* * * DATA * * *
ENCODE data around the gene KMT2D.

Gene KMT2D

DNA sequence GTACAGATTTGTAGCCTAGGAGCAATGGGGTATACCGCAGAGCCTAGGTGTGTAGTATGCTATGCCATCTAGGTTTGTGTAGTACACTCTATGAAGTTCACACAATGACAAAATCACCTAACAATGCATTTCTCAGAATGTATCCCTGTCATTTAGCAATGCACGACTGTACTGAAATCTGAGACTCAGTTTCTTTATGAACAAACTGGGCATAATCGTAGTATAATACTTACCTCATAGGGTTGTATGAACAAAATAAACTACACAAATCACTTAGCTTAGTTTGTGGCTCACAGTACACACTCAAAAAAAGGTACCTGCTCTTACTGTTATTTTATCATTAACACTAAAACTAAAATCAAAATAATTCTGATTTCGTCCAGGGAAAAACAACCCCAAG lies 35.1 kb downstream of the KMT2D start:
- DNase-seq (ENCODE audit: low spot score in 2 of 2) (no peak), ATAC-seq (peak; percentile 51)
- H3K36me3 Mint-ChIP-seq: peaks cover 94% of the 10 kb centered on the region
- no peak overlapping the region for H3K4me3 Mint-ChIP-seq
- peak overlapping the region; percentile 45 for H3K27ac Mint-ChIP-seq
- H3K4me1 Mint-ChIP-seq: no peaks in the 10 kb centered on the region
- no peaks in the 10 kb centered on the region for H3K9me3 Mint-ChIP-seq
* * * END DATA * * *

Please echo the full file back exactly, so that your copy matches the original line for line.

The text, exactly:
ENCODE data around the gene KMT2D.

Gene KMT2D

DNA sequence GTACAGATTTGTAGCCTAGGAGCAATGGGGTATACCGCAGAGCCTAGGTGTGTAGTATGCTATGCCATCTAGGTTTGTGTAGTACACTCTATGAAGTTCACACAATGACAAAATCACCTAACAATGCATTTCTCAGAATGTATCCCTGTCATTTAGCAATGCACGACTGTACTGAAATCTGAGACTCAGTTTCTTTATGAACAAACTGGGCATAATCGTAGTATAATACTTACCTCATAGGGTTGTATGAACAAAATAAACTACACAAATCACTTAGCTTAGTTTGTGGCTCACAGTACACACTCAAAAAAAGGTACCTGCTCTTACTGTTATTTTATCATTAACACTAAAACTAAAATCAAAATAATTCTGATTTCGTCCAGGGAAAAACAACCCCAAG lies 35.1 kb downstream of the KMT2D start:
- DNase-seq (ENCODE audit: low spot score in 2 of 2) (no peak), ATAC-seq (peak; percentile 51)
- H3K36me3 Mint-ChIP-seq: peaks cover 94% of the 10 kb centered on the region
- no peak overlapping the region for H3K4me3 Mint-ChIP-seq
- peak overlapping the region; percentile 45 for H3K27ac Mint-ChIP-seq
- H3K4me1 Mint-ChIP-seq: no peaks in the 10 kb centered on the region
- no peaks in the 10 kb centered on the region for H3K9me3 Mint-ChIP-seq